We Need To Talk About The Team USA Women's Basketball Team

RIO DE JANEIRO, BRAZIL - AUGUST 18: Sylvia Fowles #13 of the United States shoots during a Women's Semifinal Basketball game between the United States and France on Day 13 of the Rio 2016 Olympic Games at Carioca Arena 1 on August 18, 2016 in Rio de Janeiro, Brazil. (Photo by Eric Gay - Pool/Getty Images)
Source: Pool/Getty Images Sport/Getty Images

No doubt that the U.S. has made a great showing in several Olympic events throughout the 2016 Summer Games. And not just the U.S. in general, but women specifically. Simone Biles secured her spot as the world's greatest gymnast — and possibly the greatest gymnast in history. Katie Ledecky was so dominant that at times it looked like she had the pool to herself. But some of the unsung heroes of these Olympic Games have come out as the indisputable greatest in their field. Yes, y'all: we need to talk about the team USA women's basketball team

Women's basketball isn't exactly a celebrated sport in the U.S. Going into its 20th year as a league, the WNBA struggled to boost TV ratings and attendance. In 2015, the average attendance for a WNBA team was 7,318 fans per game, a record low in the league's tenure. Armchair fans didn't have a much better showing. The combined viewership of WNBA games in 2015 was an average of 202,000, a 14 percent drop from the last season. Let's compare that to the NBA in the 2014-2015 season, who had an average of 17,826 fans rooting for them in the stadium; and the combined network viewership of games for that season was well over 3 million. 

With those numbers in mind, it isn't surprising that U.S. women's basketball wasn't exactly much-watch Olympic material for many Americans. But if there is ever a time to get into women's basketball, it's now. Team USA has been an absolute powerhouse in the 2016 Olympics, where the men's team has left us biting our fingernails. 

Let's look at how the two teams have done so far, and this time we'll let the boys go first. Yeah, they're going into the gold medal game against Serbia on Sunday, but it wasn't exactly the easy coast to the finals that everyone expected. In the first two games, they trounced China and Venezuela by over a 40-point margin, and it seemed like the rest of the games would be just as breezy. The third, fourth and fifth games were much more rough for the U.S., however, including real nail-biters in the game against France (100-97) and Serbia (94-91).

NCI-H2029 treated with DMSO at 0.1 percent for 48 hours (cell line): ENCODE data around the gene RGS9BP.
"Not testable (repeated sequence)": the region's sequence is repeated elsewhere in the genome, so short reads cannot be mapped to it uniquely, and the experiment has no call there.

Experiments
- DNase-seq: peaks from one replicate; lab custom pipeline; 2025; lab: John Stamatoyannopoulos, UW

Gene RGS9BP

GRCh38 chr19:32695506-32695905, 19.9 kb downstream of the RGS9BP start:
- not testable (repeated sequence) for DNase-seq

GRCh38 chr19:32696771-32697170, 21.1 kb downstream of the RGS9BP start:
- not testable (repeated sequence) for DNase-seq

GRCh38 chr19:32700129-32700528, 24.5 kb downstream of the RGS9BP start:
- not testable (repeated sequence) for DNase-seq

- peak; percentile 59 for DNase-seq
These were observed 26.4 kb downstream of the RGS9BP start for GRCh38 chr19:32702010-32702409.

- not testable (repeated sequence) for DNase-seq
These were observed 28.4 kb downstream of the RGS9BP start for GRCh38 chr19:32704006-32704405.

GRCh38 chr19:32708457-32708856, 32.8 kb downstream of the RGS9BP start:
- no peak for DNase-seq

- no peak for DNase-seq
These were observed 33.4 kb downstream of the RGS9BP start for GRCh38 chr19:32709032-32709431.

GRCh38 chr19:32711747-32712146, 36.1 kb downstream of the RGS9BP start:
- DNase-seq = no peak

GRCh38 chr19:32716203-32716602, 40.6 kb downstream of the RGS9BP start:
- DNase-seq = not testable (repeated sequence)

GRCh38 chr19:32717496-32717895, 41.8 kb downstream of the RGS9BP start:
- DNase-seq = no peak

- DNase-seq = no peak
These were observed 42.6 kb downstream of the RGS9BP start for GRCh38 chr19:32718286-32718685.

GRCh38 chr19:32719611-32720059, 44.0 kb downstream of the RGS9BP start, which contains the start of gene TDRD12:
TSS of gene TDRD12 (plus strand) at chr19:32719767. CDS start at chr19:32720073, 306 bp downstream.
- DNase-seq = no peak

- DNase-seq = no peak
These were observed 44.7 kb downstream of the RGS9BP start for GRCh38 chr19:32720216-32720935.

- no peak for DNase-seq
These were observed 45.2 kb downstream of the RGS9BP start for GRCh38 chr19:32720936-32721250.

So yes, they're heading to the gold medal round, but not quite as easily as they thought. 

Meanwhile, the women's team has been an absolute force on the court. The very closest game that they've had so far was the semifinals against France, which they won 86-67. And the easiest win? A 121-56 trouncing of Senegal in the first round. Most of their wins have been over 40 points. 

I'll go ahead and nip a common argument in the bud. Yes, it's valid that the U.S. men's team didn't send their best and brightest: LeBron James, Steph Curry and other superstars stayed at home, but they aren't without their own talent. The women, however, have rounded up the WNBA greats in Brittney Griner, Sue Bird and Diana Taurasi. There isn't a B-lister on the team. 

But still, why weren't all eyes on this collection of superstars who clearly have the momentum to easily take the gold? Why were we all focusing on the guys? 

No matter. The men will hopefully beat Serbia on Sunday (U-S-A!). But if I had to give the platinum medal (not a thing) to one U.S. basketball team, I'll give it to the ladies. Keep dominating as you head toward your sixth Olympic gold. At least some of us are all in for you. 

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